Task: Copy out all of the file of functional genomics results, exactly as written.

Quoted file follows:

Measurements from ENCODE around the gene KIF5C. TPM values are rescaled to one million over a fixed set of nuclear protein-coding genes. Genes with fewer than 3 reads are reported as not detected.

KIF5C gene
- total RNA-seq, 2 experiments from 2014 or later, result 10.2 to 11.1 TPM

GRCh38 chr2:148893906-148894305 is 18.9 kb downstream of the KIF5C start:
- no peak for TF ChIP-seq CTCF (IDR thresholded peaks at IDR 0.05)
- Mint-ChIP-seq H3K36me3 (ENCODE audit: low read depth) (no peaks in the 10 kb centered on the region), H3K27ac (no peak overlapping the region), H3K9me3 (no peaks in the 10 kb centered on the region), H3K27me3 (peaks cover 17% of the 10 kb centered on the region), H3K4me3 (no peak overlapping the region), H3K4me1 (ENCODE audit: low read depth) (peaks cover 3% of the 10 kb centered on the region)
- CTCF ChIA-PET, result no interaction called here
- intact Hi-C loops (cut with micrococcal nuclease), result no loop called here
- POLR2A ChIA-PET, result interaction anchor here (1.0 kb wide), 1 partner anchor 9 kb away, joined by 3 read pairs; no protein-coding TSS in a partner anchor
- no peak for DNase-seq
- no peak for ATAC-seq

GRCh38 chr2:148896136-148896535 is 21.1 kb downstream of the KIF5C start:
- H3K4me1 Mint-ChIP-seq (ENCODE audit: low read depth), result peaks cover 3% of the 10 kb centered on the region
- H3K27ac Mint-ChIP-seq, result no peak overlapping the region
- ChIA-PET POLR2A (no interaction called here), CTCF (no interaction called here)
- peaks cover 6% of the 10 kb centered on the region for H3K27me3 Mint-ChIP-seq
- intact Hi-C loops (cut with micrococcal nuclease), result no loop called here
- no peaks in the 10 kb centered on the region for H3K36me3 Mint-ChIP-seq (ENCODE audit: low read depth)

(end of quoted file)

Measurements from ENCODE around the gene KIF5C. TPM values are rescaled to one million over a fixed set of nuclear protein-coding genes. Genes with fewer than 3 reads are reported as not detected.

KIF5C gene
- total RNA-seq, 2 experiments from 2014 or later, result 10.2 to 11.1 TPM

GRCh38 chr2:148893906-148894305 is 18.9 kb downstream of the KIF5C start:
- no peak for TF ChIP-seq CTCF (IDR thresholded peaks at IDR 0.05)
- Mint-ChIP-seq H3K36me3 (ENCODE audit: low read depth) (no peaks in the 10 kb centered on the region), H3K27ac (no peak overlapping the region), H3K9me3 (no peaks in the 10 kb centered on the region), H3K27me3 (peaks cover 17% of the 10 kb centered on the region), H3K4me3 (no peak overlapping the region), H3K4me1 (ENCODE audit: low read depth) (peaks cover 3% of the 10 kb centered on the region)
- CTCF ChIA-PET, result no interaction called here
- intact Hi-C loops (cut with micrococcal nuclease), result no loop called here
- POLR2A ChIA-PET, result interaction anchor here (1.0 kb wide), 1 partner anchor 9 kb away, joined by 3 read pairs; no protein-coding TSS in a partner anchor
- no peak for DNase-seq
- no peak for ATAC-seq

GRCh38 chr2:148896136-148896535 is 21.1 kb downstream of the KIF5C start:
- H3K4me1 Mint-ChIP-seq (ENCODE audit: low read depth), result peaks cover 3% of the 10 kb centered on the region
- H3K27ac Mint-ChIP-seq, result no peak overlapping the region
- ChIA-PET POLR2A (no interaction called here), CTCF (no interaction called here)
- peaks cover 6% of the 10 kb centered on the region for H3K27me3 Mint-ChIP-seq
- intact Hi-C loops (cut with micrococcal nuclease), result no loop called here
- no peaks in the 10 kb centered on the region for H3K36me3 Mint-ChIP-seq (ENCODE audit: low read depth)